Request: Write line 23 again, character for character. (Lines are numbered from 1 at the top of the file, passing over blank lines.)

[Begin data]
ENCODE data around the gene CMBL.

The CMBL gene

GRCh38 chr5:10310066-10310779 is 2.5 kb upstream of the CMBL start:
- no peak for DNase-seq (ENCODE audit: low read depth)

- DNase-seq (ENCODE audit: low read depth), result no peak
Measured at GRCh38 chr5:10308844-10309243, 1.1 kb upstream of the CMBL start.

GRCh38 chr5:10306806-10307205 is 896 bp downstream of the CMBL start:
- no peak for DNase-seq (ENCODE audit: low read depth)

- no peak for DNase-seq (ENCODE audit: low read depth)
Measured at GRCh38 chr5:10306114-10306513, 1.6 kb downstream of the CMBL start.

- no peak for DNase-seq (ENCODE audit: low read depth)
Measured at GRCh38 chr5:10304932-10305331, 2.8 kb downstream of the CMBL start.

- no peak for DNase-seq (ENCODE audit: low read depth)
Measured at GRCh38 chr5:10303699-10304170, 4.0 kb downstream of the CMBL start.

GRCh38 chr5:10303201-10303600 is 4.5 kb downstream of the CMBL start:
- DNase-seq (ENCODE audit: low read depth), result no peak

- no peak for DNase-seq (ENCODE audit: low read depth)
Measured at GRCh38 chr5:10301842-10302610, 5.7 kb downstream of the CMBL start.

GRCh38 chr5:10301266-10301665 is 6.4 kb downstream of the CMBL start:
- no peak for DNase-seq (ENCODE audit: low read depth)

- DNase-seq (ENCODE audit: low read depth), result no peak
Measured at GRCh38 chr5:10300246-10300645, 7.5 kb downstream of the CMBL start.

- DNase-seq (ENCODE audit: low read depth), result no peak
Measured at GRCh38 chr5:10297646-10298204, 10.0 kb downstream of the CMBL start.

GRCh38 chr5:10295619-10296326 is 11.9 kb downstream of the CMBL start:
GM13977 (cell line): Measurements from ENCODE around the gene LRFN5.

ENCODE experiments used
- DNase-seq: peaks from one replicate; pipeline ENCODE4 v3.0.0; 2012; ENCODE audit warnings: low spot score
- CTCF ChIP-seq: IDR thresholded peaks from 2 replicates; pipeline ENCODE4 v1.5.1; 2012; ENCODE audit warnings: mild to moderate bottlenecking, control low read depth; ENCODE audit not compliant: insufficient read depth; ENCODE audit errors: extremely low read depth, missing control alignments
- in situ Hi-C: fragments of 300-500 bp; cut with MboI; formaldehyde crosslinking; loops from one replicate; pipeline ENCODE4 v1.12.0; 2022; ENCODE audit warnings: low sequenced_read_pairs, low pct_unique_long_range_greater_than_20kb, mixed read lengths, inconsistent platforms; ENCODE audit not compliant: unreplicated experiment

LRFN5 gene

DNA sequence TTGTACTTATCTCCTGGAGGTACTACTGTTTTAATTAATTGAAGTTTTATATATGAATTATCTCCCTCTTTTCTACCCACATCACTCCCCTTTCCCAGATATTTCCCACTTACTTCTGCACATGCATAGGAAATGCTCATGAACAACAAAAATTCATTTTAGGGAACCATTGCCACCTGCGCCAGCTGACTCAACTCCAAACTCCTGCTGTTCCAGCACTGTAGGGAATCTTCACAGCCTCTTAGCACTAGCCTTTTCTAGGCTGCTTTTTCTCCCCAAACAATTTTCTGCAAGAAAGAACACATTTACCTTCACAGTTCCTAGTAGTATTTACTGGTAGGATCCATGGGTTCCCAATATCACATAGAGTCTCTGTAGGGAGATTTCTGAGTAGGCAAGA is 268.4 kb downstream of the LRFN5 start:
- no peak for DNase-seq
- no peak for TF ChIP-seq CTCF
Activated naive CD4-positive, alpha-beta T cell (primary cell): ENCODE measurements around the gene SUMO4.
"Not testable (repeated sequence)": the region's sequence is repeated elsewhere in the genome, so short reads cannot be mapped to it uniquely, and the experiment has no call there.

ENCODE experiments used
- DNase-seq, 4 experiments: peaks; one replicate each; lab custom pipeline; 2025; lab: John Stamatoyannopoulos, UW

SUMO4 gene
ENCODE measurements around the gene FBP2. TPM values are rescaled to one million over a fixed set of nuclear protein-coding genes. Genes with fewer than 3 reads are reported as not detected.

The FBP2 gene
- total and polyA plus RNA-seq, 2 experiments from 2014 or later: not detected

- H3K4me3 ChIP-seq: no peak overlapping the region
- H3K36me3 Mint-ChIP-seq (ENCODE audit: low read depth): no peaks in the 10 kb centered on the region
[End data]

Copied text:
- DNase-seq (ENCODE audit: low read depth), result no peak